Differences And Comparison Of Architecture In Europe, Rome And Roman Architecture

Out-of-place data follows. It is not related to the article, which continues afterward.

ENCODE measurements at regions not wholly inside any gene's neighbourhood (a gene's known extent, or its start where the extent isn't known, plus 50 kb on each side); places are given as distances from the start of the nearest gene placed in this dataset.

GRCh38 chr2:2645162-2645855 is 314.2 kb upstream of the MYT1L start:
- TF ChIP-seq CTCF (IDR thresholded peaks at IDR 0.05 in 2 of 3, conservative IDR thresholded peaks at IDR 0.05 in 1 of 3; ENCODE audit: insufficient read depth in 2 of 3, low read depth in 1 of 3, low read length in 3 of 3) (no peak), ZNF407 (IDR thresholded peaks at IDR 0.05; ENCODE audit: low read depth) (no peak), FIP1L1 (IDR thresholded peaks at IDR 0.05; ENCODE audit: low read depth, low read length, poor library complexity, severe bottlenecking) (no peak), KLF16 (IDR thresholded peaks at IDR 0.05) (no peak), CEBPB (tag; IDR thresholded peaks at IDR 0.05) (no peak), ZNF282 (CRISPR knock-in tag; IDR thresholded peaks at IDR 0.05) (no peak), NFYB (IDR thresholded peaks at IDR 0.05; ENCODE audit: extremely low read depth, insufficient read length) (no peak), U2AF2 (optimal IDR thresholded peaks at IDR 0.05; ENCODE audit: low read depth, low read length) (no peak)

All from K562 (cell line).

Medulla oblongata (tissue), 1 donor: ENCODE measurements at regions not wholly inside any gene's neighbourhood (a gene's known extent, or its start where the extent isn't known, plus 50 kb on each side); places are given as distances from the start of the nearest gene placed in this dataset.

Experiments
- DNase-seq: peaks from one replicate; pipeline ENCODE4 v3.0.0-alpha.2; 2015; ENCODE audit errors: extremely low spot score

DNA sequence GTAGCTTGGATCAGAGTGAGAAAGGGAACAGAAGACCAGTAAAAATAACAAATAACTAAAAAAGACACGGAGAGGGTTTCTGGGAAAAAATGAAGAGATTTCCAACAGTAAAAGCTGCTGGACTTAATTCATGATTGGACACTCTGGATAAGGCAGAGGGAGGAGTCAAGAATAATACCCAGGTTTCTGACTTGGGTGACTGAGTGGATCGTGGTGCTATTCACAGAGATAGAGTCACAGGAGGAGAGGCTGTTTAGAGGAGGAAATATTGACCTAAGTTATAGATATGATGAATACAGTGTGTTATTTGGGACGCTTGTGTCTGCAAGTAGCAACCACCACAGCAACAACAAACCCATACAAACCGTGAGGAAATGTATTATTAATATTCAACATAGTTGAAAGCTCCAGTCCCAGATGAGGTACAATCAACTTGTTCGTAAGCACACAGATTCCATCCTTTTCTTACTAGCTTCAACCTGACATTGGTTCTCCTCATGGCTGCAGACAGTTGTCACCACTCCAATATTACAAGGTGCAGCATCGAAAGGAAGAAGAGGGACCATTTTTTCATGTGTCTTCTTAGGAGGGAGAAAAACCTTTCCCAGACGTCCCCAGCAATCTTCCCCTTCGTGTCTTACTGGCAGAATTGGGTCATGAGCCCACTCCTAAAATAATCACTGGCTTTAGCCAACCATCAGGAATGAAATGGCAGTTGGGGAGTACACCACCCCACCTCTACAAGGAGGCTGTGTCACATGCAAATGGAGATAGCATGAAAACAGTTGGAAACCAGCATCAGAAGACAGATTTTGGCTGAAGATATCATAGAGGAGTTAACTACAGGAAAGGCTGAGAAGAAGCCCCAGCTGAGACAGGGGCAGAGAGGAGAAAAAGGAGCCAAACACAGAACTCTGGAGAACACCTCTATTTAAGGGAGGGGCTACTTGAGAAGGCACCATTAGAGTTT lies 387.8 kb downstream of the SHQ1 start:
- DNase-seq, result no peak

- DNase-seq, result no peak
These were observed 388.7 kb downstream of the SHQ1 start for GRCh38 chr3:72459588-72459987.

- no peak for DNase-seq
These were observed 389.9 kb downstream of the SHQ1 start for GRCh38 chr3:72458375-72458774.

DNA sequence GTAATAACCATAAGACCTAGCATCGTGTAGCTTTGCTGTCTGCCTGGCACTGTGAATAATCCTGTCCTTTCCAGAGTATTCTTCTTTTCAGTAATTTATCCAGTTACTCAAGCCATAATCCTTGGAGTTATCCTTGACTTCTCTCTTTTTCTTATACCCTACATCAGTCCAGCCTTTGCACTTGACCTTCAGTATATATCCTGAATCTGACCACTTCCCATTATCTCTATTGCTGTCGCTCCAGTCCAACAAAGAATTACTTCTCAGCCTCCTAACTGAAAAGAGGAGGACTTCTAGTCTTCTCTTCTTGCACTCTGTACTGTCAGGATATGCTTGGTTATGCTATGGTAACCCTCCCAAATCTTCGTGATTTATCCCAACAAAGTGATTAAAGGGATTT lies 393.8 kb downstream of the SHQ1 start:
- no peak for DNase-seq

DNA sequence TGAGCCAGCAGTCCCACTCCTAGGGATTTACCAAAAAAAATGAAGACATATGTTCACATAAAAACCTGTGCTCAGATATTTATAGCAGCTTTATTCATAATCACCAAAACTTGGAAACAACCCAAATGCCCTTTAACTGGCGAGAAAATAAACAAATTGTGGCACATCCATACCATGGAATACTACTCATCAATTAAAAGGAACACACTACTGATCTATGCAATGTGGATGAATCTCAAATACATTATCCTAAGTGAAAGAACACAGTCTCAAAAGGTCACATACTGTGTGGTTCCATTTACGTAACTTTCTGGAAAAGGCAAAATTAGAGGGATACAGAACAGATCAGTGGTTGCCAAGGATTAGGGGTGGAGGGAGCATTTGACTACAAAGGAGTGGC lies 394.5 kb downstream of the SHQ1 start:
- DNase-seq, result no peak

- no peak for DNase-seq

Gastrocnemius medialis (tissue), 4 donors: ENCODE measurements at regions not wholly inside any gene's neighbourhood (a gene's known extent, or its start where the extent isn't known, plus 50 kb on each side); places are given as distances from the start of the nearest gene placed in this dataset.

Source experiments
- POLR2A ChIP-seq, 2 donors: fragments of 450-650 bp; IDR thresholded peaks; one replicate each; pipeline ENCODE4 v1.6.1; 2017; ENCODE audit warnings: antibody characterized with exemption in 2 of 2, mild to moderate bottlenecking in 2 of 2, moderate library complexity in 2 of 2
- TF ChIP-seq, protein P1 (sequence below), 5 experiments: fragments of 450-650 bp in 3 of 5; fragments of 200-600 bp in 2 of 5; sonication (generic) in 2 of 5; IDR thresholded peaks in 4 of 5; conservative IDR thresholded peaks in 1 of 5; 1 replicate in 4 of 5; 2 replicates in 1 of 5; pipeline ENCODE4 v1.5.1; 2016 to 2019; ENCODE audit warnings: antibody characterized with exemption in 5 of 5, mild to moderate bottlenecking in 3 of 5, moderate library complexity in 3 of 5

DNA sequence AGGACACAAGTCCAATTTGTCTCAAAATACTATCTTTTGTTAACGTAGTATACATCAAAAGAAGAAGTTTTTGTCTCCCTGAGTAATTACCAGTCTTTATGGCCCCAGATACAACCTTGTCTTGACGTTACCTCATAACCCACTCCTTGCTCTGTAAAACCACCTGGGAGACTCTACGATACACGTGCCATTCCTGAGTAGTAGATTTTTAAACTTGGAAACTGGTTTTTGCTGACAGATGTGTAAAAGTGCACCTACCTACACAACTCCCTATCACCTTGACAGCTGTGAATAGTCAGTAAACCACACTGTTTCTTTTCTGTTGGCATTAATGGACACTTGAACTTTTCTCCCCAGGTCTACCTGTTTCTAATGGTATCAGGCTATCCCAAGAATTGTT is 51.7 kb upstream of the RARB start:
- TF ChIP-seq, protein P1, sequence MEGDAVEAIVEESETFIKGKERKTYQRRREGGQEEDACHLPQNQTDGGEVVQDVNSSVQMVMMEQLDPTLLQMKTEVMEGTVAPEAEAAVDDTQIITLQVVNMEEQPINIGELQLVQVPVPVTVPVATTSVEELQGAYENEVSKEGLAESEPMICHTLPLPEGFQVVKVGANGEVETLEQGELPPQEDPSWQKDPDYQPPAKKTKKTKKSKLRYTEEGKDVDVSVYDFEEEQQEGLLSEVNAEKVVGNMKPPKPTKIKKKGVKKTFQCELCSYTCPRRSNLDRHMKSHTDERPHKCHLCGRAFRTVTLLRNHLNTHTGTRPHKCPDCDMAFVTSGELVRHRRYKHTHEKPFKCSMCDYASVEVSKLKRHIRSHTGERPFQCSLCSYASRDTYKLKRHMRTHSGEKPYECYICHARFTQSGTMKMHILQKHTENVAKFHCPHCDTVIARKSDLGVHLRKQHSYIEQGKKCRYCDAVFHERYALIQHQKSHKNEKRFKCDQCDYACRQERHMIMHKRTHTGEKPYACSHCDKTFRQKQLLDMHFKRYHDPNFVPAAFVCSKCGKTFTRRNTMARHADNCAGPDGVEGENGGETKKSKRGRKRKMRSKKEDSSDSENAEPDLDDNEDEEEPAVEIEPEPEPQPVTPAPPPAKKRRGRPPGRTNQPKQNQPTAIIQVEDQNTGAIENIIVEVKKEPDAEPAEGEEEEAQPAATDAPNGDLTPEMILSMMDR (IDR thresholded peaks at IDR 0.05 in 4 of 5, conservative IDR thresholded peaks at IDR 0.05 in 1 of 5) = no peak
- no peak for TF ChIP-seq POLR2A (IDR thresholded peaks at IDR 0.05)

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A civilization’s architecture not only shows the artistic skills of its designers and builders but also the functionality of its engineers, the power of its government, and the inventiveness of its people. Architecture was a crucial element to the success of two major cites in Europe, Rome and Athens. Each city had structures consisting of formal architecture like temples and basilicas showing the influence that its leaders had over each city, while utilitarian buildings like bridges and aqueducts helped build communication between distant cities throughout each empire. Though architecture as a whole was an important role in unifying the cities, the architecture design within each illustrates the similarities and differences between two. [1] Practical engineering architecture, such as aqueducts and roads, provided Romans with wider access to other Roman cities. Aqueducts enabled the Romans to supply sufficient water to its cities, while paved roads provided for easier trading and communication, and city walls protected it from outside intruders. [2] Similar to Rome, aqueducts were used to transport water, but not necessarily for the same reason. Athens was primarily supplied with water from local springs and wells and used the aqueducts to export water while in contrast Rome used aqueducts to import water. [3] The construction of temples was particularly important to Emperors as religion and politics were highly aligned with the Roman world. The building of a temple was

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